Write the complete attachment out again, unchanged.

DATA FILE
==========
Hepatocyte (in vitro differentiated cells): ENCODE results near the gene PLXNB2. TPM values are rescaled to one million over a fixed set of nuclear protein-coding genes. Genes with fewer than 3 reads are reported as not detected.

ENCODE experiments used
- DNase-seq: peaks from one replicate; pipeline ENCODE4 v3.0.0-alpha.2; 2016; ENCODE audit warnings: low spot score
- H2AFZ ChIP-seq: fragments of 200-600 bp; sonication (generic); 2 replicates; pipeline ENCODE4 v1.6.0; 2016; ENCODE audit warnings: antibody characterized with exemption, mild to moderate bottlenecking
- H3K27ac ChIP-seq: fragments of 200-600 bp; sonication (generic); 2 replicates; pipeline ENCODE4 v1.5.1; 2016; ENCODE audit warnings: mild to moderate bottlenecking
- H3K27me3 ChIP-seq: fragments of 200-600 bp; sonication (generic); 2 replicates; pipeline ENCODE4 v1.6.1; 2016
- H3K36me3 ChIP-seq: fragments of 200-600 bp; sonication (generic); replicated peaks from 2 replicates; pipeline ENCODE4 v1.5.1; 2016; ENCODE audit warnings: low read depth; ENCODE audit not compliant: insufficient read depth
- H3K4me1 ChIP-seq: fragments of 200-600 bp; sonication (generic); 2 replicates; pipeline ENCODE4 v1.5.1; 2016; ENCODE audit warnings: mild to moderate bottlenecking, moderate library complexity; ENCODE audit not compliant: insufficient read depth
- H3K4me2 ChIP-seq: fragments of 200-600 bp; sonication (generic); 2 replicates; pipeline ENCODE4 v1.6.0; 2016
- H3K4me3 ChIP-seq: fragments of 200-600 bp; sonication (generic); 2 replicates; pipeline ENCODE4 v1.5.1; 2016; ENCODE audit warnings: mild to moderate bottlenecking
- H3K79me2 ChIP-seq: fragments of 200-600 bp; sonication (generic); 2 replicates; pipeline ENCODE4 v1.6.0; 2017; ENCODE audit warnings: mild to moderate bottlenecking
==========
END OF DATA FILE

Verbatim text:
Hepatocyte (in vitro differentiated cells): ENCODE results near the gene PLXNB2. TPM values are rescaled to one million over a fixed set of nuclear protein-coding genes. Genes with fewer than 3 reads are reported as not detected.

ENCODE experiments used
- DNase-seq: peaks from one replicate; pipeline ENCODE4 v3.0.0-alpha.2; 2016; ENCODE audit warnings: low spot score
- H2AFZ ChIP-seq: fragments of 200-600 bp; sonication (generic); 2 replicates; pipeline ENCODE4 v1.6.0; 2016; ENCODE audit warnings: antibody characterized with exemption, mild to moderate bottlenecking
- H3K27ac ChIP-seq: fragments of 200-600 bp; sonication (generic); 2 replicates; pipeline ENCODE4 v1.5.1; 2016; ENCODE audit warnings: mild to moderate bottlenecking
- H3K27me3 ChIP-seq: fragments of 200-600 bp; sonication (generic); 2 replicates; pipeline ENCODE4 v1.6.1; 2016
- H3K36me3 ChIP-seq: fragments of 200-600 bp; sonication (generic); replicated peaks from 2 replicates; pipeline ENCODE4 v1.5.1; 2016; ENCODE audit warnings: low read depth; ENCODE audit not compliant: insufficient read depth
- H3K4me1 ChIP-seq: fragments of 200-600 bp; sonication (generic); 2 replicates; pipeline ENCODE4 v1.5.1; 2016; ENCODE audit warnings: mild to moderate bottlenecking, moderate library complexity; ENCODE audit not compliant: insufficient read depth
- H3K4me2 ChIP-seq: fragments of 200-600 bp; sonication (generic); 2 replicates; pipeline ENCODE4 v1.6.0; 2016
- H3K4me3 ChIP-seq: fragments of 200-600 bp; sonication (generic); 2 replicates; pipeline ENCODE4 v1.5.1; 2016; ENCODE audit warnings: mild to moderate bottlenecking
- H3K79me2 ChIP-seq: fragments of 200-600 bp; sonication (generic); 2 replicates; pipeline ENCODE4 v1.6.0; 2017; ENCODE audit warnings: mild to moderate bottlenecking